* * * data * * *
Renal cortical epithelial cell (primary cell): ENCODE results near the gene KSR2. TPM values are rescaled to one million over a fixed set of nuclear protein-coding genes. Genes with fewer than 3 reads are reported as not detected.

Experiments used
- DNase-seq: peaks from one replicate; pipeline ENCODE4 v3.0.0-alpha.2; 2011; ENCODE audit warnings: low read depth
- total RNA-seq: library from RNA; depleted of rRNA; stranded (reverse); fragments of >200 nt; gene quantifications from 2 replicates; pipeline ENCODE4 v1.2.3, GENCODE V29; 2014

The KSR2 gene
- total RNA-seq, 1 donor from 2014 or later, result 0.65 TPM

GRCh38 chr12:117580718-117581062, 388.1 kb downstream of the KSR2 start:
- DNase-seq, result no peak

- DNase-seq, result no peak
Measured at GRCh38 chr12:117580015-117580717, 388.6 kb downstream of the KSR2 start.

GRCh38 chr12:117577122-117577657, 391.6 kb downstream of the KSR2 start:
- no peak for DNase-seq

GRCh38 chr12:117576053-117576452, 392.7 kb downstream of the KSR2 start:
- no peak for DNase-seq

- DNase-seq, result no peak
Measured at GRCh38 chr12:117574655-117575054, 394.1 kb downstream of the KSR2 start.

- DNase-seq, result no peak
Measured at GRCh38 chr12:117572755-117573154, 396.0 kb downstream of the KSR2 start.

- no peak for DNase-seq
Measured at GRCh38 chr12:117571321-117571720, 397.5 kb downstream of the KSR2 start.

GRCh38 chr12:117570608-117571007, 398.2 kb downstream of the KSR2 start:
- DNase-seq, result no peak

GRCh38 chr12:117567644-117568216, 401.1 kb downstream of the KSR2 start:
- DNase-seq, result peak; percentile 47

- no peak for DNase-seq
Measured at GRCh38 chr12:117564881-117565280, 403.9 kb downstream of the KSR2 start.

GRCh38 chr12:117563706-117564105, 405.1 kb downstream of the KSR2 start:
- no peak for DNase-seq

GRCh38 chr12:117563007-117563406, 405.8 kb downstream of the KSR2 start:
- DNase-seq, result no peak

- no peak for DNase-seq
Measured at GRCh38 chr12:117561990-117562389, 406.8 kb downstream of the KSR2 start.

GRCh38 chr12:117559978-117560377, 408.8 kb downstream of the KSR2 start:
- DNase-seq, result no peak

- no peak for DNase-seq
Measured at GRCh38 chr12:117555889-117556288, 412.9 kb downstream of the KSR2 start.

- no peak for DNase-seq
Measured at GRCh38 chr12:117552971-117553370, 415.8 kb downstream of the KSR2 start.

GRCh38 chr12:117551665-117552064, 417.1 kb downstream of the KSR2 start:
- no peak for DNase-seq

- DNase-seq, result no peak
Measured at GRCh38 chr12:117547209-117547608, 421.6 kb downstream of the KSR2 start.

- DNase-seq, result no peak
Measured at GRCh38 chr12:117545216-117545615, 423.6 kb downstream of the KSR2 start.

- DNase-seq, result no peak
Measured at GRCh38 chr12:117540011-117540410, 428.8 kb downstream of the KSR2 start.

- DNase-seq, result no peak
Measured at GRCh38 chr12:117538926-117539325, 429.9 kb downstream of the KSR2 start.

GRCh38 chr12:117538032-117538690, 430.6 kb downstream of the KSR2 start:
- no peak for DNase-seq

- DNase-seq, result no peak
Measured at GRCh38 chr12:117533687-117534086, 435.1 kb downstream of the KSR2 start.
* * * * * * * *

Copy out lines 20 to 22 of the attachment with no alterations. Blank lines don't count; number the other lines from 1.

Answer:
Measured at GRCh38 chr12:117571321-117571720, 397.5 kb downstream of the KSR2 start.

GRCh38 chr12:117570608-117571007, 398.2 kb downstream of the KSR2 start:
- DNase-seq, result no peak